I like to read about history, but often, the books I read are full of dates, statistics, politicians, and other famous people. "Beauty and Atrocity" g...moreI like to read about history, but often, the books I read are full of dates, statistics, politicians, and other famous people. "Beauty and Atrocity" gives some background and history on the Troubles, but the bulk of it is made up of interviews with people from all walks of life in Northern Ireland. It's refreshing to see not just the facts, but how events affected real people. And if, from time to time, I had words with the people being interviewed, or if I disagreed with something Levine said . . . well, in the end, it didn't seem to matter much. I believe he genuinely tried to be objective and fair in his writing of the book, something that is no small task with this subject matter, and I think he did a decent job of it. If you're interested in Irish history, especially the Troubles, this is a must-read book. Even if it's not your thing, you might find this book interesting all the same.(less)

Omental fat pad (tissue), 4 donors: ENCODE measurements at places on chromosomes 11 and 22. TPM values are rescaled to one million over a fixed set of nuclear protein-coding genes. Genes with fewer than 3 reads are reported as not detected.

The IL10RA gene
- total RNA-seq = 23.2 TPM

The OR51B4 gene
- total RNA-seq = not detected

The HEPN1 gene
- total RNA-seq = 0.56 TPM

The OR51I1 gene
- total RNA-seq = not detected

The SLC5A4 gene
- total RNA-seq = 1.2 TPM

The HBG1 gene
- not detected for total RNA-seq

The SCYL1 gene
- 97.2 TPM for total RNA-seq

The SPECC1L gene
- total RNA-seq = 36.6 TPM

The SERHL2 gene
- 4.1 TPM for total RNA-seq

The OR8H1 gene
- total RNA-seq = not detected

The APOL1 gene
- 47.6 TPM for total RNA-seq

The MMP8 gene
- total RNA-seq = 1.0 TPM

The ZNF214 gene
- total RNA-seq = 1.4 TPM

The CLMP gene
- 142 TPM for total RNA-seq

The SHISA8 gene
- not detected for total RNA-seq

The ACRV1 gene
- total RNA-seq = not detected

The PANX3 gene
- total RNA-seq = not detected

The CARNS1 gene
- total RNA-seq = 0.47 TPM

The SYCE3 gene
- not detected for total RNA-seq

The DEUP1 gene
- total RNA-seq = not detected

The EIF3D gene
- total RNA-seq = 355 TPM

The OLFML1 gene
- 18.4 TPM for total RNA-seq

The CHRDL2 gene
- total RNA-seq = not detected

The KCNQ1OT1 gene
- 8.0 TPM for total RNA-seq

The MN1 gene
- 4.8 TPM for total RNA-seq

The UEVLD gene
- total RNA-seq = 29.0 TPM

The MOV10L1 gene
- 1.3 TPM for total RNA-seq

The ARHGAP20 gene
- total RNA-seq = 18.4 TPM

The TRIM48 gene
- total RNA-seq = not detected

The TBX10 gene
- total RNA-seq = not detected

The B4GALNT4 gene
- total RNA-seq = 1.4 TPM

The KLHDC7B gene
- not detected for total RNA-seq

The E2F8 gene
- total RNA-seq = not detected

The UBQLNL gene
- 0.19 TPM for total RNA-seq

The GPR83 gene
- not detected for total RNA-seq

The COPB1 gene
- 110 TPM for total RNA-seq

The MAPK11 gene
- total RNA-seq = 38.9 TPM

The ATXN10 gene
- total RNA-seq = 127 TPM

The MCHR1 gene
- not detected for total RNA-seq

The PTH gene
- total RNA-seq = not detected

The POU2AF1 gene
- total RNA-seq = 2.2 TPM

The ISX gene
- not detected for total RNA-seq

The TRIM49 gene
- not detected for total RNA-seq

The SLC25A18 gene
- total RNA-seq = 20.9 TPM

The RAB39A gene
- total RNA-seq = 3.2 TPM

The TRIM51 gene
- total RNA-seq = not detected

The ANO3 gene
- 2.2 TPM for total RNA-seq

3.5 stars? 3? I'm undecided. I think mermaids are great (I blame Disney), so a YA book with a mermaid on the cover? Sign me up. (In fact, can vampires...more3.5 stars? 3? I'm undecided. I think mermaids are great (I blame Disney), so a YA book with a mermaid on the cover? Sign me up. (In fact, can vampires and werewolves go away and the next fantasy trend be mermaids and unicorns?) Not to mention, I loved the layout of the inside with the page numbers on the side and the pretty blue chapter headings. This was definitely an impulse buy that was a mixture of "Oh! Mermaids!" and "Oh! Pretty cover!" And while it will not go down in history as one of my favorites, I don't regret reading it either. In fact, I'll probably continue with the series. The story was interesting enough, and the characters, though I didn't love them, were likeable. I do feel some story elements might turn out to be sort of predictable. (view spoiler)[I suspected Mahdi was up to something way more important than being a playboy, and when Blu came on scene, I think it was pretty obvious the two are one and the same. (hide spoiler)] One thing I could have done without were all of the clothing descriptions. I barely tolerate them in YA books about humans. With mermaids, all the focus on the long, flowing dresses and layers and layers of clothing and such just seems . . . strange. And not really conducive to the whole idea of swimming and such. I love the descriptions of the different kinds of tails and skin types on the different mermaids, but not so much the whole, "tattered lace top, a voluminous sea-silk skirt . . . and a military jacket that had lost its buttons-all in black." Well, I suppose it gives girls something to sympathize with in the characters. Anyway, all in all, I thought it was an enjoyable, quick read.["br"]>["br"]>["br"]>["br"]>(less)